Heck, they're running coupons for the same deal in newspapers in the Chicago area! The ads - full page, full color, prominently placed in the front section of the Chicago Tribune - inform about the treat receipt promo (bring in your morning receipt for a $2 afternoon iced drink). The ads also offer a coupon you can cut out to get the same deal - just bring in the coupon to get the $2 grande iced drink after 2 PM, no morning purchase necessary.

I never thought I'd see Starbucks coupons.

as always, a great post

the thing that's amazing is that the vice president of customer relationship management calls this hitting the nail on the head.

Giving money to people isn't a relationship.

John, you know you got a good post when Seth Godin says so (he never visits my blog ;)

But dare I say in this case Seth is correct. There is no future for them in this.

Although they could develop that exciting Bed, Bath and Beyond direct mail system....what do you think ;)

Thought of you when I read that in the news. Great post.

Their strategy can't possibly be about moving closer to what Dunkin Donuts and McDonald's are all about.

They were always about a higher priced cup of coffee that people emphatically decided was worth it for a list of tangible and intangible reasons. Recessions and $4.00 gas changes things a bit but, it should not cause you to abandon your business personality.

Can't imagine this came bubbling up from

While I agree with the sentiment here, I do find myself asking the question: "What do you do when Dunkin' and McDonalds start 'drinking your milkshake?' I'm assuming this is a response to shrinking sales, which is partly due to economic factors, but perhaps people are just tired of fancy shmancy coffee? I think Starbucks needs to be more like Starbucks, not less, but maybe I'm wrong?

People go to and buy Starbucks coffee not only for its fancy schmancy-ness. Drinking Starbucks puts you in a group, like Mac users. Anyone can drink Dunkin.

Problem is that Starbucks (like John points out) has forgotten that. Selling on price with get people in their group quickly out.

It seems like a strange promotion all around -- as in, I can't tell who really benefits from it.

The customer presumably benefits by getting a discount, but what good is a discount on something you never intended to order? There's a big difference between "buy one, get one free" and "buy one, get one cheaper." Presumably customers already make conscious decisions on when they go to Starbucks and why -- it's part of their "ritual." It's part of their individual stories.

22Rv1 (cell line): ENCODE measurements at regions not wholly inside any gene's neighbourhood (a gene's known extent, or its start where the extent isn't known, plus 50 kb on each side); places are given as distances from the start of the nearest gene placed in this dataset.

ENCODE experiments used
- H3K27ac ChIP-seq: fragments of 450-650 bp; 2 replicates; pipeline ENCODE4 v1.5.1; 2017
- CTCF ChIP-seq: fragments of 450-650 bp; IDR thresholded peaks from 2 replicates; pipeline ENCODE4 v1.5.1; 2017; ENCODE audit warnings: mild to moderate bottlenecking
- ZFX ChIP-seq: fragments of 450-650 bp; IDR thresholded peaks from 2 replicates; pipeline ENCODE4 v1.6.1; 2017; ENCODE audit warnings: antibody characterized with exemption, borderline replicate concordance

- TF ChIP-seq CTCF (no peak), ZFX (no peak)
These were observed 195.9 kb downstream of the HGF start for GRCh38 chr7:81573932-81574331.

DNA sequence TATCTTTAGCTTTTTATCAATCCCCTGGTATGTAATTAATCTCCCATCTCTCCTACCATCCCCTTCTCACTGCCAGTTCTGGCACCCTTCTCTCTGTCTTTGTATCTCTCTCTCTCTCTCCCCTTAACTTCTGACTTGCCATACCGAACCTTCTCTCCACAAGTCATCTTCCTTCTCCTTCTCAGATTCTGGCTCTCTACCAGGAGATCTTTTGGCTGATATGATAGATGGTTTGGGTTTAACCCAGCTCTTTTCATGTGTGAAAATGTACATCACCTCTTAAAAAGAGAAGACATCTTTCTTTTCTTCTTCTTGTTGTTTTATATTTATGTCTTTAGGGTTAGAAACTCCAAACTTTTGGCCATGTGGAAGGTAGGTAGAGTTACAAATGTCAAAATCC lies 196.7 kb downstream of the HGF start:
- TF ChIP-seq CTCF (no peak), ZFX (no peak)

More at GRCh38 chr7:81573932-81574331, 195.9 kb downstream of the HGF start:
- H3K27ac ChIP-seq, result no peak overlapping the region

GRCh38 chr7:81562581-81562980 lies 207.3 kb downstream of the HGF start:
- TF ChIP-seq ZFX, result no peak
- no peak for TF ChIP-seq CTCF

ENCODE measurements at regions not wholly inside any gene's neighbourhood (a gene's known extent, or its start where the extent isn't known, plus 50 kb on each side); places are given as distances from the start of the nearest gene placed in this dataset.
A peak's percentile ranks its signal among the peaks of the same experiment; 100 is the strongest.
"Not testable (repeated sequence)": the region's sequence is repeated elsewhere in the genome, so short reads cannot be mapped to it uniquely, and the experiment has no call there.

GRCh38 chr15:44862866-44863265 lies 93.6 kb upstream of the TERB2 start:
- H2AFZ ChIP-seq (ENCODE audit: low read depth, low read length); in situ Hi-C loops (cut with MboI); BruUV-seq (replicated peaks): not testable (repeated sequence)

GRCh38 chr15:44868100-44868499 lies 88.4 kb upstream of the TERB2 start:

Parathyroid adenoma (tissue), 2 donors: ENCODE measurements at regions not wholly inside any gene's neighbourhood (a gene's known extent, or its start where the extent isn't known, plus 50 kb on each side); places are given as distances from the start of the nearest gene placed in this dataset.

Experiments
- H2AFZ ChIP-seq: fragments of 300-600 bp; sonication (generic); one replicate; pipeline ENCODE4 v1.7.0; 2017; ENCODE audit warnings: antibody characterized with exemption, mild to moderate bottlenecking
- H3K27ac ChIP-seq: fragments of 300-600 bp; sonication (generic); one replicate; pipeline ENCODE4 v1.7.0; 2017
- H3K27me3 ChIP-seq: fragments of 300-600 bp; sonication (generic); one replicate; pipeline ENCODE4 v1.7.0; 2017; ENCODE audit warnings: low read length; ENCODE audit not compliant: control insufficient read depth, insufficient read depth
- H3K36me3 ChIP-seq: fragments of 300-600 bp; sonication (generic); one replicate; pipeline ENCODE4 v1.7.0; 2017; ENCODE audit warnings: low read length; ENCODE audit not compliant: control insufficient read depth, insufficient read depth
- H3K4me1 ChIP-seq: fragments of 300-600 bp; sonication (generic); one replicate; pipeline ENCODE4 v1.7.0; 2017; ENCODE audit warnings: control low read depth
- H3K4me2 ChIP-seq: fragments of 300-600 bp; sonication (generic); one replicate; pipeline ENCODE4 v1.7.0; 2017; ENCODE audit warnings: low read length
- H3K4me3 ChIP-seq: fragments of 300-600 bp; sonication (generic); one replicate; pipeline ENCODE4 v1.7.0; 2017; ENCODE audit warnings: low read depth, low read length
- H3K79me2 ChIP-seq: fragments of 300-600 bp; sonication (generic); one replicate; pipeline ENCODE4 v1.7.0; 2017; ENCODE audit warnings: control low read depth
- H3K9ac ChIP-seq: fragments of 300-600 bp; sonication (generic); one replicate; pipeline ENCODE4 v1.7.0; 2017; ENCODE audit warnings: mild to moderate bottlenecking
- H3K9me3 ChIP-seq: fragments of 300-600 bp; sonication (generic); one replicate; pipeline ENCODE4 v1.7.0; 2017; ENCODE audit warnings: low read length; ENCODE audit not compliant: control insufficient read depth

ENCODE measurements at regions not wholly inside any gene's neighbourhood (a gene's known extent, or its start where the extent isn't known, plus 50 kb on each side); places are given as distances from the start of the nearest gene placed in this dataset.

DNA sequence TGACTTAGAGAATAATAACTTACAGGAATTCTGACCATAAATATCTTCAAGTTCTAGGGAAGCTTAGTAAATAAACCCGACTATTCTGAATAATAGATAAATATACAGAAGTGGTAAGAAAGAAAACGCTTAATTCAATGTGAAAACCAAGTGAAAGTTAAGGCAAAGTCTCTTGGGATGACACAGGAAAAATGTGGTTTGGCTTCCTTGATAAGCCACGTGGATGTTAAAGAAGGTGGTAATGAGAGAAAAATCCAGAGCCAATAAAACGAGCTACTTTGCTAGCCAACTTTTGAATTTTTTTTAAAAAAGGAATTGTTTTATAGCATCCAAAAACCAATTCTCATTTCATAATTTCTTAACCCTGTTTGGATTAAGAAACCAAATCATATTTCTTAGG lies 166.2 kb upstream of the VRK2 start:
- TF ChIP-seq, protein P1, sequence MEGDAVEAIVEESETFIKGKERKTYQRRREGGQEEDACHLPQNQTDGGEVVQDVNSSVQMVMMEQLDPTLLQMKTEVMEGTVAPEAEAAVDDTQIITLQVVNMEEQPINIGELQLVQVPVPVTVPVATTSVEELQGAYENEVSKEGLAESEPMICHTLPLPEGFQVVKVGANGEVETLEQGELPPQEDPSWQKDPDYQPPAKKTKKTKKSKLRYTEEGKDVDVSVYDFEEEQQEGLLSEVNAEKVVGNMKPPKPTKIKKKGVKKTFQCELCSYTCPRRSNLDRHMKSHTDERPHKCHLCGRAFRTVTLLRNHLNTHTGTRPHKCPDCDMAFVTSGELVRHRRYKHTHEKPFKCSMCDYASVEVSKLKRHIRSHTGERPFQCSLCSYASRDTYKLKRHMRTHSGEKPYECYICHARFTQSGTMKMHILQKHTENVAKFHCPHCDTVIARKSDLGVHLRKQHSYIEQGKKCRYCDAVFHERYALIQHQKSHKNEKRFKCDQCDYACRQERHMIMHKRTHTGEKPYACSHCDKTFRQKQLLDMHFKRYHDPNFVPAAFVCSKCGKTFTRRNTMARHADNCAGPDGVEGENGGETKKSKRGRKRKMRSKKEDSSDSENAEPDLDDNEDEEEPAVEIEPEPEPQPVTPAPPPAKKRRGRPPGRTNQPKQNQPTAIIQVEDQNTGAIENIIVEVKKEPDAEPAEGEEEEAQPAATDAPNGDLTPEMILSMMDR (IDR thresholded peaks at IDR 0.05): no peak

That's one reason why -- not to go off on a tangent here -- the Vivanno line doesn't make sense to me. Where does a smoothie fit into the daily "ritual" of a Starbucks customer? Likewise, where does this new, cheaper drink fit in?

And how does Starbucks benefit? They hurt their already painfully low operating margin. Even worse -- and I think this is the big killer -- they set up to slow down life for the regular afternoon customers who are paying full price. People who, as part of their daily "rituals," have chosen for whatever reason to include Starbucks after rather than before lunch.

I think this is the downfall of any company -- when it stops respecting the way individuals engage with a brand and make it a part of their day, and simply play "MBA math" and treat people as sheep to be given incentives. At best, economic game theory; at worst, blunt social experimentation.

On that note I'd add -- the comparisons to McDonald's are being too kind to Starbucks. McDonald's intimately understands its customers' stories. They have playgrounds and clean restrooms for a reason! This is a much darker place for Starbucks, I'm afraid.

It's disappointing to see Starbucks so misunderstand the appeal of its brand. Starbucks isn't about coffee deals - it's about the way people feel like when they're drinking it. They don't want to feel cheap and commoditized.

Bad decision for Starbucks. Definitely not the best way for them to go.

I'd almost say that they should go the other way. What if they made some Starbucks into exclusive coffeeshops with memberships to get in the door? Bring back the atmosphere, and charge for it.

That seems more aligned with their brand than discount coffee.